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Death Jr. Root of Evil

Preview: The bone daddy or death warmed up?

Originally a PSP launch title, the Death Jr franchise has roots of evil, alright. This was the title promised to melt the eyes of gamers across the globe as the PSP's alleged amazo-graphics were unleashed like a modern day Ark of the Covenant.

It didn't quite play out like that, with Death Jr's slightly old-school hack 'n' slash 'n' blasting met with shrugs all round. So, yay for a Wii port of the PSP sequel, then.

Much of Death Jr's appeal lies in the Tim Burton-esque characters. With the cast of conjoined twins, stigmata-suffering emo chicks and what looks like a malformed foetus in a jar seemingly stumbling from the set of The Nightmare Before Christmas, developers Backbone have always been at their strongest during their narrative asides.

This is no different here. DJ (that's Death Jr to his mates) and pal Pandora unleash an uber-baddie with a penchant for shrubberies - think Batman's Poison Ivy and you're just about there - and must rectify the situation by fighting endless waves of enemies and performing basic platforming tasks.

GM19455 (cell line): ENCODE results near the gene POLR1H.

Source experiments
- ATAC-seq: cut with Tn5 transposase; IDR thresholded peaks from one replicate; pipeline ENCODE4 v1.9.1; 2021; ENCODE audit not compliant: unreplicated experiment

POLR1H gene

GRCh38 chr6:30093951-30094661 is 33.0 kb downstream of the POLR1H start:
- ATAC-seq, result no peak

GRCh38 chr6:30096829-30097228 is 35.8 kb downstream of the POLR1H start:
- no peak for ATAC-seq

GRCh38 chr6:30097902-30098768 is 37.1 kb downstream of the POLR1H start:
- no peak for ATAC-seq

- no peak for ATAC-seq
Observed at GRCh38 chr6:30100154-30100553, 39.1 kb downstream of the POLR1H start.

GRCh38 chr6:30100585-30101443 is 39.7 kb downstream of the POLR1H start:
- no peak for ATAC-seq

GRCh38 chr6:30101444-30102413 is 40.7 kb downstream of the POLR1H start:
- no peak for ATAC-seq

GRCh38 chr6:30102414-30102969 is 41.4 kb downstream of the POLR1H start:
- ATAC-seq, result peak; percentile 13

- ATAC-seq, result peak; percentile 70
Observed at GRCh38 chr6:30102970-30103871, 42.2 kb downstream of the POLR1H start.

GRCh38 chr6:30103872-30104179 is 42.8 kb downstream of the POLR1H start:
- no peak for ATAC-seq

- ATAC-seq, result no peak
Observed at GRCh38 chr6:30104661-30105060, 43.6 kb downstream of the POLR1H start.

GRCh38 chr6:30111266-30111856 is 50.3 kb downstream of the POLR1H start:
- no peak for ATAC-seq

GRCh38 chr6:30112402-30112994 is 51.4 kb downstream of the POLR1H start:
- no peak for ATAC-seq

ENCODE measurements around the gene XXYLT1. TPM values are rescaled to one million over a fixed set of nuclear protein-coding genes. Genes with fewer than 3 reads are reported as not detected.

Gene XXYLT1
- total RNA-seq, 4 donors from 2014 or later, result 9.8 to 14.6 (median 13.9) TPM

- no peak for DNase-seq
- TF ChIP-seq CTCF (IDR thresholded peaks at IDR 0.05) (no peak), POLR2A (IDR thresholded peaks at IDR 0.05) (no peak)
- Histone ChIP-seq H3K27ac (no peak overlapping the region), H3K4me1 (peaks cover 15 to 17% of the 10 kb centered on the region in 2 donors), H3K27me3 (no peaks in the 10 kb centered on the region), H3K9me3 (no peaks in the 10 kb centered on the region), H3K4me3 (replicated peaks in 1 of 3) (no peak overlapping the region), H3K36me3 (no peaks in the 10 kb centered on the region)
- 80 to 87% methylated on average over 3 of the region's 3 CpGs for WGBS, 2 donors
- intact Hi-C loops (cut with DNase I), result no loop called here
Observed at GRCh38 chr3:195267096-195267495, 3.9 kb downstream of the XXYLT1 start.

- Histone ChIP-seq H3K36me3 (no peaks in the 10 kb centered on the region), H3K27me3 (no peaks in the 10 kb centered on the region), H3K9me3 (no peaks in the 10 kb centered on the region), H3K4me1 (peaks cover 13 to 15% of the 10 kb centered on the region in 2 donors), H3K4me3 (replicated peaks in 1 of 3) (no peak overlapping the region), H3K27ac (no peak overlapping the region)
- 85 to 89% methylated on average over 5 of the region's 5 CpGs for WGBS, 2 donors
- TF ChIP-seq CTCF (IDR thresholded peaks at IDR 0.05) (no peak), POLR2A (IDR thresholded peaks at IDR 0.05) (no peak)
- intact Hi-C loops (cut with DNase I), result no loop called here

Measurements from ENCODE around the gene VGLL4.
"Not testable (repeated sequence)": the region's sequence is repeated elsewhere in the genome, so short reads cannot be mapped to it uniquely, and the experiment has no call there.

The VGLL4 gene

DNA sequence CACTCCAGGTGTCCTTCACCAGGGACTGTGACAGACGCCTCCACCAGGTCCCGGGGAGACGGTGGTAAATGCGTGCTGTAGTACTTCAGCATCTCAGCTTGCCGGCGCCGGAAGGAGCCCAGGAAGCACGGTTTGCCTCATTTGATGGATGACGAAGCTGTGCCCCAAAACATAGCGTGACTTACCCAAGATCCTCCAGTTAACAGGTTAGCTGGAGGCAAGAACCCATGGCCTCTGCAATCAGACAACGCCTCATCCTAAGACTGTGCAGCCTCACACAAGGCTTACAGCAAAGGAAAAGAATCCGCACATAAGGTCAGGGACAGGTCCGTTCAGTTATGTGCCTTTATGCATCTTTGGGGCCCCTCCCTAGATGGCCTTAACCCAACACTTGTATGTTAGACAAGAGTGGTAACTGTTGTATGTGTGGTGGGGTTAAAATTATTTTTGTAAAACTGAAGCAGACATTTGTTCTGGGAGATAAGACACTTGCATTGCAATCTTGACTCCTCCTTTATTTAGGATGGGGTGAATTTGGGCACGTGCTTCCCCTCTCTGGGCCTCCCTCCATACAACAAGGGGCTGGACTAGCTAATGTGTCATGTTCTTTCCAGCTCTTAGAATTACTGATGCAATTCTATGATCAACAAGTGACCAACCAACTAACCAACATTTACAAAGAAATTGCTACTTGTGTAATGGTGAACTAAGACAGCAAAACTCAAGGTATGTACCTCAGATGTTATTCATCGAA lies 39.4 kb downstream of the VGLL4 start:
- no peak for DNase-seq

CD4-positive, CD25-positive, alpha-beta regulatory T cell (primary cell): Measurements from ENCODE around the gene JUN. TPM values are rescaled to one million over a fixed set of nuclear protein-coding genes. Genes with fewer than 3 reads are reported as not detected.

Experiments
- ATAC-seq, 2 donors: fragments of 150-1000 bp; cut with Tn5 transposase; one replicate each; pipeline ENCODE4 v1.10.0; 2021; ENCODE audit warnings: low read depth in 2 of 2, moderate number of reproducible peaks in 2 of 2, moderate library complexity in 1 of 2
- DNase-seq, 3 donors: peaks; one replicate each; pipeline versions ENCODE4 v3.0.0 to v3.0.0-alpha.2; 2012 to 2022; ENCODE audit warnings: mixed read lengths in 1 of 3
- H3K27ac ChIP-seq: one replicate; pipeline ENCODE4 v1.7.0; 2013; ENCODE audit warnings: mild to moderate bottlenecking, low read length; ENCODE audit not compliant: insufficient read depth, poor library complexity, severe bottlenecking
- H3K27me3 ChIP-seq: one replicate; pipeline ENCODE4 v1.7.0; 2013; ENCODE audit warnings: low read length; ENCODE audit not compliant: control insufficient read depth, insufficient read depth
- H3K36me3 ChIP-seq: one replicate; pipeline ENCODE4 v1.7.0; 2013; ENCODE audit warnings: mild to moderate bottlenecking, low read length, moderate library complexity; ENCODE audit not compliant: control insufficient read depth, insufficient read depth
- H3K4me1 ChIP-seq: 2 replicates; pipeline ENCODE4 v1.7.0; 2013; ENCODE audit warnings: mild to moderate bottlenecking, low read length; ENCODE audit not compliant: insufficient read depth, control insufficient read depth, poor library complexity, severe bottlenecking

Kitted out with a scythe jr, basic button mashing attacks are augmented with remote flick special attacks with exotic names like 'Particularly Small Ham' and 'Bag O' Ninjas'.

This is your afterlife

Of more interest to remote fanatics are the revamped shooting controls. From flaming toilet roll launchers to C4 Hamsters, both DJ and Pandora are armed to the teeth.

But where the fiddly analogue nub of the PSP hindered shooting, the pointer has been tightly implemented.

Moving with the analogue stick while the pointer sprays bullets allows for some pretty graceful gunplay, in a sort of Matrix-lite style.

Interestingly, in this early build, when the bullets fly you get that same hit of framerate fluidity that you get in Medal Of Honor Heroes 2 - an unreal sense of speed as a result of seeing what's basically a PSP game pumped through the graphically sophisticated Wii.

Yes, the visuals have been tweaked, with improved lighting and textures, but there's no denying the title's basic roots (ho ho), seen in the simplistic level architecture and character animation.

Of course, there's still time to glam Death Jr into something more distinct but we can't help but worry that its humble beginnings may be a tad too crude to disguise.

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